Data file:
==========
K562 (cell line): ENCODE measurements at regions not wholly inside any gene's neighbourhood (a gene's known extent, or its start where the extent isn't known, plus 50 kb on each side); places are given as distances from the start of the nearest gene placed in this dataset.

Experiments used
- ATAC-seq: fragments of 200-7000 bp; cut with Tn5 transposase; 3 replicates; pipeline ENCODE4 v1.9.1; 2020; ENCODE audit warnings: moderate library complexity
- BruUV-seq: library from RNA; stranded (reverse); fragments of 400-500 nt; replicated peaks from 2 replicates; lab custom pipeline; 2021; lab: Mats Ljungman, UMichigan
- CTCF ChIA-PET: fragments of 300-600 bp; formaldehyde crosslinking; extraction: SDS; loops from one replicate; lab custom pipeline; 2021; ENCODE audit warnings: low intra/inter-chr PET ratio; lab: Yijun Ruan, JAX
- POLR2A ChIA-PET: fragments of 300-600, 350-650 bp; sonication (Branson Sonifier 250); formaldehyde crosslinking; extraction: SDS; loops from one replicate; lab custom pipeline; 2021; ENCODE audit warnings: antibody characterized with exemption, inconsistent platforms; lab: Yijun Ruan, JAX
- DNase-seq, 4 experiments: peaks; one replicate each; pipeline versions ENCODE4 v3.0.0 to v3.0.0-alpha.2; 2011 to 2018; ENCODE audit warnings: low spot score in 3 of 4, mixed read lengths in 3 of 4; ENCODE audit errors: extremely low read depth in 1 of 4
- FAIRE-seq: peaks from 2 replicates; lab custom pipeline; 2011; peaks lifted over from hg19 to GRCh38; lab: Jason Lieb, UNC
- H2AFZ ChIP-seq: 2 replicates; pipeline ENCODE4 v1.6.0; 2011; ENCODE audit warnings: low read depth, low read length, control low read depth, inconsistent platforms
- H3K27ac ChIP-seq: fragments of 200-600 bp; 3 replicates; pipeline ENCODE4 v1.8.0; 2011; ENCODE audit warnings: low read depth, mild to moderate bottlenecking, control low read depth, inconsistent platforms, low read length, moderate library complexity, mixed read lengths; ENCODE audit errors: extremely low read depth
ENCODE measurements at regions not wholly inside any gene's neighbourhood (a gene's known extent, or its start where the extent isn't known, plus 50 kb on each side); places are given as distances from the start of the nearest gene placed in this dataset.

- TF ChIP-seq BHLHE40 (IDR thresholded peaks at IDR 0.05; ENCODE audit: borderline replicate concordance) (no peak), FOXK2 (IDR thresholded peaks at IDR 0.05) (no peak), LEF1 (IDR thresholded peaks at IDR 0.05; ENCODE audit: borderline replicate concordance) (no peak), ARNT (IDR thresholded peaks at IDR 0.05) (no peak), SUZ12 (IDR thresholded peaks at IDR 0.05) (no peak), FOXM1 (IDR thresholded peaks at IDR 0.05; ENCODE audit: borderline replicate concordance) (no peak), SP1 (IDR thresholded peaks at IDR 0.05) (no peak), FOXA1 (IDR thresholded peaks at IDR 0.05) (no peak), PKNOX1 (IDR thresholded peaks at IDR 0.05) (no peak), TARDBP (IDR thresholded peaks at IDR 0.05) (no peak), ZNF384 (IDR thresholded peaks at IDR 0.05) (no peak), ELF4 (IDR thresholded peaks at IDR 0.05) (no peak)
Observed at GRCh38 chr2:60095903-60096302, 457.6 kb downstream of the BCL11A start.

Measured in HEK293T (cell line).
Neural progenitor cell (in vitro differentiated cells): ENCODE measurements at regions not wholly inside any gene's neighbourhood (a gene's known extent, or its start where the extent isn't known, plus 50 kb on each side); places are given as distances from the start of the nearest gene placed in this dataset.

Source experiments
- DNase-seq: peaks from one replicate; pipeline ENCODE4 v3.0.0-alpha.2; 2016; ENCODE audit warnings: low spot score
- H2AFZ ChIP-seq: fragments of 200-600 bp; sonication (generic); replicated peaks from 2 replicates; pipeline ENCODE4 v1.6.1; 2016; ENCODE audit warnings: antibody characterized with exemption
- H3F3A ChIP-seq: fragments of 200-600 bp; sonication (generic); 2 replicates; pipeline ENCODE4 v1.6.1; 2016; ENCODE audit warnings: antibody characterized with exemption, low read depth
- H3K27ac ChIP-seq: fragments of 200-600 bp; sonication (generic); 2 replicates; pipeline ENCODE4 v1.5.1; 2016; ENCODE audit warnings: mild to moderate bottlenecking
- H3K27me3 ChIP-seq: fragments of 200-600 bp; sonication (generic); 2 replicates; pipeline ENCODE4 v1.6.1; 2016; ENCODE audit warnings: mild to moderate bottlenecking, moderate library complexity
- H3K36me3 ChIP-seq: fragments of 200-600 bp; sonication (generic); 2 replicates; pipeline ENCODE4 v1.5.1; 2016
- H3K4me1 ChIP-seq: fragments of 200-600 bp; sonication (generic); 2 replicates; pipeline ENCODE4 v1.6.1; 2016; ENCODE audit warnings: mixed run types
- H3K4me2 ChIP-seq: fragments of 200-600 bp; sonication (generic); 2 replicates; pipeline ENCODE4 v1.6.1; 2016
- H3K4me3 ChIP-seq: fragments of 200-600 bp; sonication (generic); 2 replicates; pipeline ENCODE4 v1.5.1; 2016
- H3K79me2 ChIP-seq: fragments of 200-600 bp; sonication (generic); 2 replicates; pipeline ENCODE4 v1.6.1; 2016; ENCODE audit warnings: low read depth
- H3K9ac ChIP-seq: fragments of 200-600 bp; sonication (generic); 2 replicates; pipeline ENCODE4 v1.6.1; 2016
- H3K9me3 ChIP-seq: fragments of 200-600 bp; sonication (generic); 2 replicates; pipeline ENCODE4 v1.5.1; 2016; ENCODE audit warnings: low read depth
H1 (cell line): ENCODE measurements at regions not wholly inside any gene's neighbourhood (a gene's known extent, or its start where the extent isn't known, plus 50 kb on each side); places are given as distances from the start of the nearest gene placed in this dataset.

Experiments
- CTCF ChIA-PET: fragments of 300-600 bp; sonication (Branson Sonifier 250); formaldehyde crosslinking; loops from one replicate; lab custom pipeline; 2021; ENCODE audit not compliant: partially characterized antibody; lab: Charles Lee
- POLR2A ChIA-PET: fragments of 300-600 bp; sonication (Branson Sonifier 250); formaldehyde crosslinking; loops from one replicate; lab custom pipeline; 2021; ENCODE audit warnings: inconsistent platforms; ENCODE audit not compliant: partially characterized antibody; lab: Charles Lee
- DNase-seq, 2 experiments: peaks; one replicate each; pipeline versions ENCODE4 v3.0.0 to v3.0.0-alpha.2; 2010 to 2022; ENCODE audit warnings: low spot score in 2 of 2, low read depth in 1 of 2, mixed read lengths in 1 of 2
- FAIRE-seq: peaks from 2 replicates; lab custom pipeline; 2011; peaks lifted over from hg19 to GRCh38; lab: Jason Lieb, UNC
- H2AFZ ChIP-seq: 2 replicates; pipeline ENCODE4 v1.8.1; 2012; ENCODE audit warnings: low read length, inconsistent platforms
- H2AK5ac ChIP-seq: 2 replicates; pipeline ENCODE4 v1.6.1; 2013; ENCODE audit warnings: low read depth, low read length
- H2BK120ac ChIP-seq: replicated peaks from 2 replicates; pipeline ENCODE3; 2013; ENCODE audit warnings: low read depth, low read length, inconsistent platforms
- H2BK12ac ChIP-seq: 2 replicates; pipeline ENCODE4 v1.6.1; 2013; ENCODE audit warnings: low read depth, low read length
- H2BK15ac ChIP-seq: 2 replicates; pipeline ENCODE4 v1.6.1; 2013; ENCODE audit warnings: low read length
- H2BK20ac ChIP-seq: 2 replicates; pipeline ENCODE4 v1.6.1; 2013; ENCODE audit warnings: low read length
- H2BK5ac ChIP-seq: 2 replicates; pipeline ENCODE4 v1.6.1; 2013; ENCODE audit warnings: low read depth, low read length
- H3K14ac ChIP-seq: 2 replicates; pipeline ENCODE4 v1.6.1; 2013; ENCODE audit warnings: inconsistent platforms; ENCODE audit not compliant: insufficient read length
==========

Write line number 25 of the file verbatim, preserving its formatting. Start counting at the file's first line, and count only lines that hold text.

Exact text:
- H3K4me3 ChIP-seq: fragments of 200-600 bp; sonication (generic); 2 replicates; pipeline ENCODE4 v1.5.1; 2016